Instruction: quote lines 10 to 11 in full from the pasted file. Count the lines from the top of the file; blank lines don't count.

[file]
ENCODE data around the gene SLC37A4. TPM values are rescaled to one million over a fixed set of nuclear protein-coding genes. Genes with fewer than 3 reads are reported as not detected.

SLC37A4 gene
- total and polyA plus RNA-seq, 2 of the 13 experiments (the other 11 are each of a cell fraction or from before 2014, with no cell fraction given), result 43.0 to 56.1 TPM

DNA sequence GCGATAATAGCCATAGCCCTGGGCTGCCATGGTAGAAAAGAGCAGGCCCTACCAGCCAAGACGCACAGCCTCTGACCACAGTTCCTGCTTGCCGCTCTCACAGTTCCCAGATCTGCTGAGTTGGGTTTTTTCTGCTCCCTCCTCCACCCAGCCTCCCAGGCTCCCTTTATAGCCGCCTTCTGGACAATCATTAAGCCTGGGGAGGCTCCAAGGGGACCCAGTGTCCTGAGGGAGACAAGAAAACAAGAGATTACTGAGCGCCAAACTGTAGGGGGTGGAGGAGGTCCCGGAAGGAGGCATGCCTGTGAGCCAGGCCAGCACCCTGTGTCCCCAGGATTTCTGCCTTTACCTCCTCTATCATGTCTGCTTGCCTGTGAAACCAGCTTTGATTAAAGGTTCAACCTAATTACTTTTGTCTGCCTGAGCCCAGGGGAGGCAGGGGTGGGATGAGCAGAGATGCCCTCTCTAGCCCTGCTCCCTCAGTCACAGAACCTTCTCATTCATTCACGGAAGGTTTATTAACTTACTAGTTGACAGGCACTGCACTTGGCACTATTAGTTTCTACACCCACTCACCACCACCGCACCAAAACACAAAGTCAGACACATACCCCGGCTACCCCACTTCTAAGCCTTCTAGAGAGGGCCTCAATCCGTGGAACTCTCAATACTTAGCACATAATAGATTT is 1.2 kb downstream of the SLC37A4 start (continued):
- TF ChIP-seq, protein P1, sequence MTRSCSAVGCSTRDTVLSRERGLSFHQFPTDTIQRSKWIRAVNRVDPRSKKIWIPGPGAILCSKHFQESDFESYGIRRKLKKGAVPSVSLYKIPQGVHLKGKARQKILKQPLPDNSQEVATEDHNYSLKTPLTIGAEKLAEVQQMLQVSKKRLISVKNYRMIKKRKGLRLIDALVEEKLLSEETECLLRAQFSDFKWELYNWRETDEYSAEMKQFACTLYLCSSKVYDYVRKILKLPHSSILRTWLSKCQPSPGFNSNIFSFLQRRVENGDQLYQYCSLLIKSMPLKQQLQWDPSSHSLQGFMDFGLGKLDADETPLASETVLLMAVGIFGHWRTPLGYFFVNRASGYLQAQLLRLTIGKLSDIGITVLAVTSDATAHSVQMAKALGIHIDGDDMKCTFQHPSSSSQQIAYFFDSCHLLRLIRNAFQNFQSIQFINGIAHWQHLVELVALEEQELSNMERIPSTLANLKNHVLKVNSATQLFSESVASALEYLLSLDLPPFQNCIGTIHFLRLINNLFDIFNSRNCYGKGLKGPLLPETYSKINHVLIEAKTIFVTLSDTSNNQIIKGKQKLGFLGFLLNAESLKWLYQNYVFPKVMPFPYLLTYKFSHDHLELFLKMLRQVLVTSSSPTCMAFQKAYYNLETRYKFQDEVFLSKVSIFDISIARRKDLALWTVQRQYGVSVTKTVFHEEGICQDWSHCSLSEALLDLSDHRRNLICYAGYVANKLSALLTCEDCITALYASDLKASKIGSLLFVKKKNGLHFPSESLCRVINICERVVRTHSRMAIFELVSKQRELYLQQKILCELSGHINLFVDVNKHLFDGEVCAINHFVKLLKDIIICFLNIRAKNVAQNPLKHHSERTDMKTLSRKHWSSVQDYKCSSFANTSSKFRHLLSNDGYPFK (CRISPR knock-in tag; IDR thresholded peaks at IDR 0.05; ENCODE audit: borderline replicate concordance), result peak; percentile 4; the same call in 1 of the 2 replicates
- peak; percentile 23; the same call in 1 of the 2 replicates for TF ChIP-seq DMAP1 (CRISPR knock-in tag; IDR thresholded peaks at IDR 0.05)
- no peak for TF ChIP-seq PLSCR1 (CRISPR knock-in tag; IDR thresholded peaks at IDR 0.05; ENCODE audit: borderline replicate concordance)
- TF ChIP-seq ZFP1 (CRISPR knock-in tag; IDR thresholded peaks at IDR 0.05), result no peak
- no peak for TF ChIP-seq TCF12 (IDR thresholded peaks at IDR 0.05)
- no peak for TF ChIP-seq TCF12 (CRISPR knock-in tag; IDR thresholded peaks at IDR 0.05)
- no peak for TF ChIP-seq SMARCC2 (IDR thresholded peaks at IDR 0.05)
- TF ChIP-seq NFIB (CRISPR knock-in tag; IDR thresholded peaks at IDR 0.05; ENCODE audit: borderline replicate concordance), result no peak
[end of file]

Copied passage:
- no peak for TF ChIP-seq TCF12 (CRISPR knock-in tag; IDR thresholded peaks at IDR 0.05)
- no peak for TF ChIP-seq SMARCC2 (IDR thresholded peaks at IDR 0.05)